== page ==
Cast your mind back, way back to five or six years ago. If you were to glimpse yourself in the mirror, what would you see? Black kohl traced across your lash line, a shimmering blanket of candy pink gloss across your lips, or maybe nothing more than an ample sweep of bronzer under your cheekbones? Now, compare that with the make-up you have on today – how much has changed? For the majority of us, probably not very much at all. A recent poll of 2,000 women revealed that 63% felt – to some extent – stuck in a make-up rut.
Not only that, but the average woman kept the same make-up look for 11 whole years. Such is our abiding commitment to the ebb and flow of fashion, where many of us wouldn’t be seen dead in last season’s cropped flares or ruffle shirt, it’s an odd state of play.
“ Over half of us buy formulas we already know, ringfencing us from the playground of new shades and textures ”
But somehow, when it comes to the contents of our cosmetics bag, we get stuck. It’s not as though we’re not investing heavily in beauty products: the average woman spends £280 each year on cosmetics, equating to the not insubstantial sum of £18,000 over a lifetime.
And yet, over half of us devote these purchases to formulas we already know and love, those that ringfence us from the playground of new shades, textures and ideas. That’s not to say pledging allegiance to a signature look can’t be empowering – just look at Victoria Beckham’s daytime smoky eye or Emma Stone’s Old Hollywood brick-red lip – but there comes a point when a signature becomes a structure that seems impossible to shake off.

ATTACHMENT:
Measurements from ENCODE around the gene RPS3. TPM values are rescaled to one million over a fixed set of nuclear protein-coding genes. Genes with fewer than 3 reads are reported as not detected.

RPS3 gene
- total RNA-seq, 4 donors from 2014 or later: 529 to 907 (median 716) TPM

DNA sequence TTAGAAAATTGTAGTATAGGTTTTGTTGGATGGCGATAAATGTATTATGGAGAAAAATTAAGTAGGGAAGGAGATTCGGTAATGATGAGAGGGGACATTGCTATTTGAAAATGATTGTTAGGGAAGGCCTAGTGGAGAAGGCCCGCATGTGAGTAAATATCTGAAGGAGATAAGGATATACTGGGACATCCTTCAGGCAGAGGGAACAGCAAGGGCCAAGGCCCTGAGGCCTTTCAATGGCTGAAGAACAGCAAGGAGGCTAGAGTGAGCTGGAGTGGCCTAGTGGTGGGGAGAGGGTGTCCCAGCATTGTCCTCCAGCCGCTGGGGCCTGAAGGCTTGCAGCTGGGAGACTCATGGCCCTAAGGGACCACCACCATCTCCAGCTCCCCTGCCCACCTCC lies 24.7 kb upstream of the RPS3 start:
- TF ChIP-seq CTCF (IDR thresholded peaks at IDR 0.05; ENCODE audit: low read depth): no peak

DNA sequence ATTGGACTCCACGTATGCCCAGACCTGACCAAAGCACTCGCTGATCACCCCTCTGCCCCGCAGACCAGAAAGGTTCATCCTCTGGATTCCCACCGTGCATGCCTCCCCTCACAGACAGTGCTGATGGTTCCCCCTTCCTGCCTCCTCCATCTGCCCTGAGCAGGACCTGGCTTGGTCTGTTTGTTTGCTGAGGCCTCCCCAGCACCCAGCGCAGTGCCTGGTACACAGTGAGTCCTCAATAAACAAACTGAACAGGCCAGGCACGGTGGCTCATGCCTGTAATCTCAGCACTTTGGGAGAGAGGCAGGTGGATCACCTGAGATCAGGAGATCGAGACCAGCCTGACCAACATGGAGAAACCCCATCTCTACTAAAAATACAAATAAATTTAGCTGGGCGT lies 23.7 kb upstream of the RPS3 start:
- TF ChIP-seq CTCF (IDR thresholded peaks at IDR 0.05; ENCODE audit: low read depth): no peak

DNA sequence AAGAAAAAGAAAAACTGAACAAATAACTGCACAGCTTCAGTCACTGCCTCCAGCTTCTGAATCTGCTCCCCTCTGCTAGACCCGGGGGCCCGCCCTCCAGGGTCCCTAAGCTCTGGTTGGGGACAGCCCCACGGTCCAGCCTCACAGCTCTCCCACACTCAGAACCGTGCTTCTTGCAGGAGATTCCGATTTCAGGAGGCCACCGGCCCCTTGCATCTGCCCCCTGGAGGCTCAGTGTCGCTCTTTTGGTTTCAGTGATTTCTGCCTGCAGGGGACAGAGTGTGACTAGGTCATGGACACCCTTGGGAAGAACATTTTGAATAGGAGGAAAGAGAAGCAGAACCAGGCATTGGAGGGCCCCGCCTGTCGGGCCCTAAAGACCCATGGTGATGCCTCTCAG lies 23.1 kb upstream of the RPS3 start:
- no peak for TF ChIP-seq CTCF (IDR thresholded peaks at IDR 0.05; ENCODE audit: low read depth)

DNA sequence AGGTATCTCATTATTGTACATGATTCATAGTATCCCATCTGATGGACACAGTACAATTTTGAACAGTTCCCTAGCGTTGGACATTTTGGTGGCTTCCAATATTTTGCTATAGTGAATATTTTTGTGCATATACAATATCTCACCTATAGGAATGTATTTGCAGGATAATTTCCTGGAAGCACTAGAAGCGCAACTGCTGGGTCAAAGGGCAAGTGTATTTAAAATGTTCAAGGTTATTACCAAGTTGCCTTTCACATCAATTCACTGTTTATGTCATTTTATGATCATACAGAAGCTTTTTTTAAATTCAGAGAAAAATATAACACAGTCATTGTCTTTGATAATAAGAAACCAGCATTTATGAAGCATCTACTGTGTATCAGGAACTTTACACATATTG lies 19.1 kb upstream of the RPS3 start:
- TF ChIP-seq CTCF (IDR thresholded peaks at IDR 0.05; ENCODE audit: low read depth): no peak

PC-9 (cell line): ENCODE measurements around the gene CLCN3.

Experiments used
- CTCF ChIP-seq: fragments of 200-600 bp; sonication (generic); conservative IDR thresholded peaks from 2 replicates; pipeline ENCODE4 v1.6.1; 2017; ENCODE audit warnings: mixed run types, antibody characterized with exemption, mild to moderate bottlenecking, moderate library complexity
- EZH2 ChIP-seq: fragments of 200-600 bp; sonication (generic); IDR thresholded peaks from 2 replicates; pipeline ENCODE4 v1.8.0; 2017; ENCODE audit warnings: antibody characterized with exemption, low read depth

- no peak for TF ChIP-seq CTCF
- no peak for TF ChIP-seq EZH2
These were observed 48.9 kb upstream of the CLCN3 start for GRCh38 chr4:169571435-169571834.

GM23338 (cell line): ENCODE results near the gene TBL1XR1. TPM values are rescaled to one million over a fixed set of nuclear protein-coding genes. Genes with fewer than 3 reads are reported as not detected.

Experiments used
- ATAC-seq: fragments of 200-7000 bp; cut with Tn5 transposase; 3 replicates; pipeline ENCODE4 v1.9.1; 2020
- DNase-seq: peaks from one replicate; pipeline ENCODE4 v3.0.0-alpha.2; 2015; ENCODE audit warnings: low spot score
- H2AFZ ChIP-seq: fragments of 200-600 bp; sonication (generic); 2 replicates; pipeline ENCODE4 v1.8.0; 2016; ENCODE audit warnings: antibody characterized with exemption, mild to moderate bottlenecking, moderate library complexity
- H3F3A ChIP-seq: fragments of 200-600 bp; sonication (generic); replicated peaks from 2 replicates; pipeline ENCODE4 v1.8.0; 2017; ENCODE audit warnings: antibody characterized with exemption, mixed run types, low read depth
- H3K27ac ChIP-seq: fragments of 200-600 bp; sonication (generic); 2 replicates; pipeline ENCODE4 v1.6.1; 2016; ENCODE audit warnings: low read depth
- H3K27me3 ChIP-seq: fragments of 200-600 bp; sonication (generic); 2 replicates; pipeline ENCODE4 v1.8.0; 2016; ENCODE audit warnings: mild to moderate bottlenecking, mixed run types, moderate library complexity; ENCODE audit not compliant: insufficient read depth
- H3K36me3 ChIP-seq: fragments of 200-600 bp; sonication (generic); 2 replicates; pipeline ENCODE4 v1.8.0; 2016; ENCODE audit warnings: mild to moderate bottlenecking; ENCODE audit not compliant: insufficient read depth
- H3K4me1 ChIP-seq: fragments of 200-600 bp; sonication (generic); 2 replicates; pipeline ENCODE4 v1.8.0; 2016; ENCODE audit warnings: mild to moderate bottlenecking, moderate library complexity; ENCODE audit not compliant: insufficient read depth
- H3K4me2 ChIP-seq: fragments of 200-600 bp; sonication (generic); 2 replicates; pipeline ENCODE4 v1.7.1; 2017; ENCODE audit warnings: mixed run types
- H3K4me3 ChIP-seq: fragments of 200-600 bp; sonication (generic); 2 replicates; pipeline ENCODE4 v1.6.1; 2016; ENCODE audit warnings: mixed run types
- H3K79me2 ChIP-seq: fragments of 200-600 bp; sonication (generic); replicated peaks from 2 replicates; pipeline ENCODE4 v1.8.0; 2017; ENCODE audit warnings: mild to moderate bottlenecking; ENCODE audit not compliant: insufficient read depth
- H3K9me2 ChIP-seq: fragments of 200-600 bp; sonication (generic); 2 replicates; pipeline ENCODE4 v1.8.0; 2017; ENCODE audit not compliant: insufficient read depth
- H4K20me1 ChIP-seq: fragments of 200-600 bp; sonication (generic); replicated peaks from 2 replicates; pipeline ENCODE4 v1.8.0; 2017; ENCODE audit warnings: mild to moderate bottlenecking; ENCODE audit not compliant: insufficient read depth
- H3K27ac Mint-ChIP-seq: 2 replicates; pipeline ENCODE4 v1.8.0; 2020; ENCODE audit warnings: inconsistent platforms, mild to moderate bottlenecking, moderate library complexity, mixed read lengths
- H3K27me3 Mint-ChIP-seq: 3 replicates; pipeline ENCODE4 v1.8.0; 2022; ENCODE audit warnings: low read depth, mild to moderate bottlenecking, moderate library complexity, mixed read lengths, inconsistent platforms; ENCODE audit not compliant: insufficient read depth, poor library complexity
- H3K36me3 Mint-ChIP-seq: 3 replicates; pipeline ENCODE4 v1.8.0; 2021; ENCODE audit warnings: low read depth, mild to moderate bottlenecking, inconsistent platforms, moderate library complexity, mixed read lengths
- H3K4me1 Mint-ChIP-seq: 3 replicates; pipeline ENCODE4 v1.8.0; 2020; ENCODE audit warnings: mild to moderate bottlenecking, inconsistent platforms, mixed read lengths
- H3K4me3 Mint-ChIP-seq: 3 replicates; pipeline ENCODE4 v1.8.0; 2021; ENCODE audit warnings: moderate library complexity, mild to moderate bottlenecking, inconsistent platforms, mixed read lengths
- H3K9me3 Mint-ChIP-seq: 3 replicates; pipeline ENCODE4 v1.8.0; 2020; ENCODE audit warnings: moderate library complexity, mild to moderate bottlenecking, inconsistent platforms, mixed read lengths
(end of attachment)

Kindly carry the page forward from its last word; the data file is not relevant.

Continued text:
Of course, when it comes to creeping habits, a monotone make-up look may be regarded as trivial or merely superficial, but that would be to minimise the influence that make-up has over our inner world. That sense of feeling stuck has the power to shake the foundations of how we feel about ourselves, shifting our behaviours and impacting our relationships, and can keep us neatly folded inside the gilded beauty cage we’ve built for ourselves.
Comfort & control
“I often see women continuing to replicate the make-up they wore when they felt most confident,” says senior pro artist for Bobbi Brown, Hannah Martin. And she’s not wrong: make-up ruts act as a portal to the past, a tableau frozen in time. “Ruts tend to hark back to our teenage days,” says Lisa Potter-Dixon, make-up artist for Benefit Cosmetics. Indeed, a recent Max Factor study found that 30% of us are still wearing the same make-up look we wore as teenagers.
Could you imagine listening to the same music that you did aged 14? Or wearing the same shoes? Perish the thought. Like holding onto a dress you wore on a first date, or hanging a painting simply because it reminds you of your childhood, there is a dash of sentimentality to it, too. “Make-up can be a tool to remind you of a time when you were happy or carefree, or first met your partner,” adds broadcaster and psychotherapist, Lucy Beresford. “Often, we want to feel safe and make-up can seem like a safe place to hide,” she explains. “It’s an evolutionary thing, we need the risk-takers who trek off into the mountains to kill the sabretoothed tiger, but most of us are happy staying behind and nesting. We need to have these different profiles for communities to thrive.” There’s something else at play here, too. As attested by a 2016 poll that found 41% of women rely on make-up to make themselves feel more assertive and self-assured, our make-up choices are inherently tangled up with our sense of professionalism in the workplace.